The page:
Jun 122014
 

We hadn’t planned the timing of our visit to Monument Valley, but it turned out to be a perfect day. As the sun went down the valley turned a gentle pink and the full moon rose between the two mittens. The moon rise perfectly matched the sunset colors and we were treated to one of the best evening views imaginable.

Long shadows on the mittens Monument Valley sunset and moon rise between the West and East mittens

We relaxed, watched the stars, and then got up early to watch the sunrise. The sunrise was beautiful as well, and cast a different light on everything. After a quick breakfast we ventured out with a Navajo guide around the valley floor. Along the way we heard stories about the different areas, heard our guide play the flute, and saw unique sights like the Eye of the Sun petroglyph wall. I was worried it would all be a bit clich├ęd given the number of visitors, but it was genuine and memorable.

Sunrise over Monument Valley Cowboy photo op and Monument Valley's Three Sisters Monument Valley arch - Ear of the Wind

After exploring the valley some more we headed back to Page, AZ and signed up for one of the Antelope Canyon tours. The canyon is one of the most famous examples of a slot canyon and has been photographed countless times. The canyon is on Navajo land and as such we had a Navajo guide for our tour. The tour started with a back breaking ride through a dry creek bed to reach the entrance of the canyon, thankfully only a 15 minute drive or so. We were lucky to be the only group at that time in the canyon (it can be packed full of photographers) and were able to take our time to explore the beautiful bends and shapes.

Looking up through Antelope Canyon Antelope Canyon Horseshoe Bend

After exploring Antelope Canyon, we visited Horseshoe Bend and continued our way home via Sedona, AZ. The full photo albums for Monument Valley and Antelope Canyon can be found here:

Photos of Monument Valley and Antelope Canyon – chrisnelson.ca
Photos of Monument Valley and Antelope Canyon – flickr.com

As part of our road trip around the southwest we visited Bryce Canyon National Park and Zion National Park.

Jun 072014
 

I’ve been using Vera and Z-wave for a number of years as my home automation solution. As I previously posted, Home Automation: Motion sensors and lights with VERA scenes (micasaverde z-wave), sometimes the Vera system requires some workarounds with smart switches or timers in order to accomplish logic tasks for scenes. This can get quickly convoluted when you have complex logic involved or multiple schedules.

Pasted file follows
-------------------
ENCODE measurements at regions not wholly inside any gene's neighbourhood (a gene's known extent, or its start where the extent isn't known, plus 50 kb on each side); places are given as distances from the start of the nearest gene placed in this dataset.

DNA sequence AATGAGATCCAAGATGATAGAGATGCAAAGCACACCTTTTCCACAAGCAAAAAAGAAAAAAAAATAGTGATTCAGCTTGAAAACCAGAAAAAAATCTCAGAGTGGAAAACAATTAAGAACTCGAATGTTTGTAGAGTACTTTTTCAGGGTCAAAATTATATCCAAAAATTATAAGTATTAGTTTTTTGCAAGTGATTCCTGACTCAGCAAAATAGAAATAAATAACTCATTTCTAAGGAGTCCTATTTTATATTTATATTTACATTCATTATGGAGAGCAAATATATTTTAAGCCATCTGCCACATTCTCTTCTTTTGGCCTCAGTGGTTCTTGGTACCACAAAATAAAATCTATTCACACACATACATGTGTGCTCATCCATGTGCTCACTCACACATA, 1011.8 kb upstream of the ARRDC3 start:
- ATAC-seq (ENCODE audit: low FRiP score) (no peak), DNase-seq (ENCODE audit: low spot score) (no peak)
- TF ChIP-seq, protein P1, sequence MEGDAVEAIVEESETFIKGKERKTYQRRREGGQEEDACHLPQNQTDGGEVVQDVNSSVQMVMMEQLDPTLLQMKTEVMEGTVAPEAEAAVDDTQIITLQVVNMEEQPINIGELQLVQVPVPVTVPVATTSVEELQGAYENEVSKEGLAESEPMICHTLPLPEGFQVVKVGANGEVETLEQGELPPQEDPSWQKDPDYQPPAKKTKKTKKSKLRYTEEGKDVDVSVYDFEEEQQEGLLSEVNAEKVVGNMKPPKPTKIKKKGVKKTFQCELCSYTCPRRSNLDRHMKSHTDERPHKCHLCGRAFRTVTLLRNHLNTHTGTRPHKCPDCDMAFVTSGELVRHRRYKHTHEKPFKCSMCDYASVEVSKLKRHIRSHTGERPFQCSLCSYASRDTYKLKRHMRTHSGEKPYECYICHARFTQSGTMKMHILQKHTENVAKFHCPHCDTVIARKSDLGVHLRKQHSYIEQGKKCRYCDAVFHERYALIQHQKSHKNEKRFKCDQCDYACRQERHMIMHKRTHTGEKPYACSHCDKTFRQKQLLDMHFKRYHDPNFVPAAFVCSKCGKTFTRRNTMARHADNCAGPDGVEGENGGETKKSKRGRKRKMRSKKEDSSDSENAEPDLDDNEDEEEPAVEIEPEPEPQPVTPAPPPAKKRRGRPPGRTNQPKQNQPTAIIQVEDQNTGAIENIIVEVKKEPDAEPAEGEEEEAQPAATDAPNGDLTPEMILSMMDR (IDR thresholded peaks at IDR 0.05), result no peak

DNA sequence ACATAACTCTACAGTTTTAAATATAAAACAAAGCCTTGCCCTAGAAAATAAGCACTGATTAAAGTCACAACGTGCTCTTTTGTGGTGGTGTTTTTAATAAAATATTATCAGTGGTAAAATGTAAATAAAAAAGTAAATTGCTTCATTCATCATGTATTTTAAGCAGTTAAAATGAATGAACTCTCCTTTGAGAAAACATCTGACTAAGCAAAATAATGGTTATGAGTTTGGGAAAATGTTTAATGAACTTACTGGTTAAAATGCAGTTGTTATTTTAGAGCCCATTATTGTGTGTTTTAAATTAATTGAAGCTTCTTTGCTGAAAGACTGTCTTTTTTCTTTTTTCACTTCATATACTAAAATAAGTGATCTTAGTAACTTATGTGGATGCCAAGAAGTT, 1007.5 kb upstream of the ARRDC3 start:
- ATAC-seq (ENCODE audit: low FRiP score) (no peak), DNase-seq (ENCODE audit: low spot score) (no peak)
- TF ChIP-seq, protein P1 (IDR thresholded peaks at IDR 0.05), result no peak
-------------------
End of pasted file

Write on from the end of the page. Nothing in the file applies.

For Vera you typically need to learn to write Lua code for more complex actions, however there is a plugin which makes it easy to do in a mostly point and click operation – Program Logic Event Generator (PLEG) from RTS Services. This plugin is free for use up to 30 days, and a full license is a very reasonable $5.50.

InstallApps

The first step is to install the PLEG plugin in your Vera system. In this case there are actually two plugins which need to be installed, the Program Logic Event Generator Plugin and the Program Logic Core Plugin. After installing the plugins, refresh your browser window. By default, PLEG will install a new device named “Program Logic Event Generator”. Edit that device to start using an instance of the plugin (multiple instances can be added for different tasks).

Program logic event generator

PLEG first allows users to set the Inputs for a system. The inputs could be a trigger, schedule, or some element of device properties (e.g. dimmer level). One of the powerful things about PLEG is that it lets you configure a window of time for a scheduled, start and stop values. This sounds simple, but this functionality is not easily available in the default Vera interface. In my example, I have two triggers, one is a schedule from 11 PM until 30 minutes before sunrise, and the other is a tripped motion sensor which has been armed. One thing to note about names – Logic used in the next step uses the names previously saved for triggers, schedules, or properties in free text (no point and click), so it helps to use descriptive names.

PLEG triggers

PLEG schedules

After inputs come Conditions. Conditions are the logic lines which need to be followed for a specific action. Each line must evaluate to true in order to fire the Condition Name (also the Action). In my example, the LightsOn action will trigger only if ArmedSensorTripped and From2300toDawn are both true. For LightsOff, the action will fire when 20 minutes has passed since the LightsOn condition was fired. My example only has two different states, but several can be used here.

PLEG conditions

After Conditions have been defined, Actions can be associated to each. The UI behavoir here takes a little getting used to – when the Edit button is selected for a Condition, the PLEG interface will go away, and will be replaced with a devices list. After selecting the device actions (in my case turning two lights on or off) select the FINISHED button at the top of the screen to go back to the plugin.

PLEG action

PLEG actions

Once finished with Actions the new plugin logic is ready to go, after saving the settings in Vera. My example is quite simple, but there are many other ways to make use of this powerful plugin. There are some good examples on the RTS page here: PLEG Usage and a message board here with some examples & troubleshooting posts: MiCasaVerde Program Logic Plugins.